Once you've finished the game there are a few modes that are unlocked to lengthen the experience. These modes are practically necessary as the game is incredibly short. After your first run through you will unlock Hard Boiled mode. This is the same story mode as the first run though, but the enemies are all at the highest difficulty setting. After beating this mode you will unlock the most difficult setting Dead on Arrival. All of the enemies are at the hardest setting and the number of saves per level is limited. New York Minute also makes a reappearance. In NYM a timer tracks your progression through the levels. Killing enemies will rewind the timer slightly and bullet time will slow it down. The final mode, new to Max Payne 2, is Dead Man Walking. This mode pits you against an ever increasing number of enemies as you fight against time. The longer you stay alive the higher your score. These last two modes would have been perfect for an online ranking system. Competing against yourself can get old pretty fast. These extra modes are nice bonuses, but for most these modes will go largely untouched.
One of the greatest improvements in Max Payne 2 is the graphics. What a difference two years make. The textures are all greatly improved, most noticeably in the character models. In some of the close up shot you will notice some slight blockyness but for the most part the characters look great. The clothing has wrinkles and folds and the skin textures are very realistic. There are a fair number of facial animations for each character that convey a great deal of emotion. The fire effects are also very impressive especially coming from the barrel of a gun in bullet time. Take a look at any screenshot of Max firing and you will instantly see how great the fire effects are. The art from the cutscenes is top notch and very stylized. It fits the dark tone of the story superbly and draws you into Max's world.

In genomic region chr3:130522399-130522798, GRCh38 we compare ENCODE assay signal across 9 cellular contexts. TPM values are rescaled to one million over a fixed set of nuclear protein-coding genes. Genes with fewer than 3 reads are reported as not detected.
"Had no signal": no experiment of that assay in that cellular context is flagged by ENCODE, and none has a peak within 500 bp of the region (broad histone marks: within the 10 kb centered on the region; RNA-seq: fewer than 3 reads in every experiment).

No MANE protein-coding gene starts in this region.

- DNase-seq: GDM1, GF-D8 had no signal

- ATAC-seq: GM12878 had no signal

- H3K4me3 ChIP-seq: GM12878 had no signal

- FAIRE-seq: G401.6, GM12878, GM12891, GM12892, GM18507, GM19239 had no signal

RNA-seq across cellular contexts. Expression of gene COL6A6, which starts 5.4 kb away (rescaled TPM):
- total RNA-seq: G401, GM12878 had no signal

The sound in Max Payne 2 is equally involving. All of the gun sounds are dead on. Even more impressive are the effects that bullet time will have on the sound effects. Individual bullet casings can be heard as they splash to the floor. Background noises like radio, TV's, and street noises slow down along with the action. This effect has great impact on the action of the game. It really makes you feel like you are in a Hollywood action movie.
Speaking of Hollywood the voice acting is superb. They couldn't have gotten a better actor to portray Max. The supporting cast also does a fantastic job. From Mona to Bravura even the minimal characters do there job flawlessly. There are tons of situations where you will overhear conversation from enemies, clips on the radio, or the TV. These may seem like inane background noises, but there are some memorable moments from the conversations and they help make you feel part of a bigger world. This title is a perfect example of how professional actors can improve the overall quality of a game. The music, while minimal is quantity, is very atmospheric and greatly improves some of the dramatic moments of the game.
All in all Max Payne 2 is a fantastic game that falls short of perfection because of its length. Great story, action, graphics, and sound make this a game to remember, but coming in at less than 7 hours of gameplay really hurts the value. The added gameplay modes will give you a little more play time, but most people will quickly lose interest in these. I still recommend that everyone give this game a try, but a rental might be the preferred avenue for play. In the tone of one John Henson Note to Remedy and Take-Two: it is hard to justify 50 dollars for only 7 hours of play; double play time immediately!
Score : 8.5/10